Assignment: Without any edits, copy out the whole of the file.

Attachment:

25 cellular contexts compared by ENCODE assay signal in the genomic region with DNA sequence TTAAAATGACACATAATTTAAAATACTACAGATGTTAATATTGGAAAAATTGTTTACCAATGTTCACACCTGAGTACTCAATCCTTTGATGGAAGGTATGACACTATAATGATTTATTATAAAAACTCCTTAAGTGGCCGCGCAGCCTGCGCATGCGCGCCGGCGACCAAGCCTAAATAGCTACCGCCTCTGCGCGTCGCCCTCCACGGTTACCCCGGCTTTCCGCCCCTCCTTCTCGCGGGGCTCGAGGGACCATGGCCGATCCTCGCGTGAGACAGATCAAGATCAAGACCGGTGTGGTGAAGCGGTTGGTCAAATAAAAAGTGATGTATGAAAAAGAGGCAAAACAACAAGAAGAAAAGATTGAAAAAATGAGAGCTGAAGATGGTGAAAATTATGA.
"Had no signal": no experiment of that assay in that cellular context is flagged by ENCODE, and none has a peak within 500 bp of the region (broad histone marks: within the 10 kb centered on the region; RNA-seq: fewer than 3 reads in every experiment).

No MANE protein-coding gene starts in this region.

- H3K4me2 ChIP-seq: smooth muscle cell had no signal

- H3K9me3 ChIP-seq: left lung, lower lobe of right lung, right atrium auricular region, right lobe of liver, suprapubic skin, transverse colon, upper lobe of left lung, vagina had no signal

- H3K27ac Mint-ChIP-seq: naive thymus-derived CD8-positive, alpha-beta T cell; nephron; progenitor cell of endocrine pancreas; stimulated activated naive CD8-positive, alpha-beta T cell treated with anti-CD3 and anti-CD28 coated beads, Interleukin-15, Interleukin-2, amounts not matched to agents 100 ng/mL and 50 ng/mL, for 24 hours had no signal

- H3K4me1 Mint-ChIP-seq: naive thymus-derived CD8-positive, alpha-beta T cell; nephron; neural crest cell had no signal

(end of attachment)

25 cellular contexts compared by ENCODE assay signal in the genomic region with DNA sequence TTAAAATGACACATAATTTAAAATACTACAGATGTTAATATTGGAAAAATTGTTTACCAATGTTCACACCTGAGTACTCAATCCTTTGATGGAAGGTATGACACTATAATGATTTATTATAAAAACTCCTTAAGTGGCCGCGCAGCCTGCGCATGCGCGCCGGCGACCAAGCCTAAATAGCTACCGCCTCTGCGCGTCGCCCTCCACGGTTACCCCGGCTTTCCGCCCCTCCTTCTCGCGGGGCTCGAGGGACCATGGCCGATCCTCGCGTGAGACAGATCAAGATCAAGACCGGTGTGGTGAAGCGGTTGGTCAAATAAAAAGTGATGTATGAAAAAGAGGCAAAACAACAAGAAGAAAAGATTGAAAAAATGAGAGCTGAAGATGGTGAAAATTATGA.
"Had no signal": no experiment of that assay in that cellular context is flagged by ENCODE, and none has a peak within 500 bp of the region (broad histone marks: within the 10 kb centered on the region; RNA-seq: fewer than 3 reads in every experiment).

No MANE protein-coding gene starts in this region.

- H3K4me2 ChIP-seq: smooth muscle cell had no signal

- H3K9me3 ChIP-seq: left lung, lower lobe of right lung, right atrium auricular region, right lobe of liver, suprapubic skin, transverse colon, upper lobe of left lung, vagina had no signal

- H3K27ac Mint-ChIP-seq: naive thymus-derived CD8-positive, alpha-beta T cell; nephron; progenitor cell of endocrine pancreas; stimulated activated naive CD8-positive, alpha-beta T cell treated with anti-CD3 and anti-CD28 coated beads, Interleukin-15, Interleukin-2, amounts not matched to agents 100 ng/mL and 50 ng/mL, for 24 hours had no signal

- H3K4me1 Mint-ChIP-seq: naive thymus-derived CD8-positive, alpha-beta T cell; nephron; neural crest cell had no signal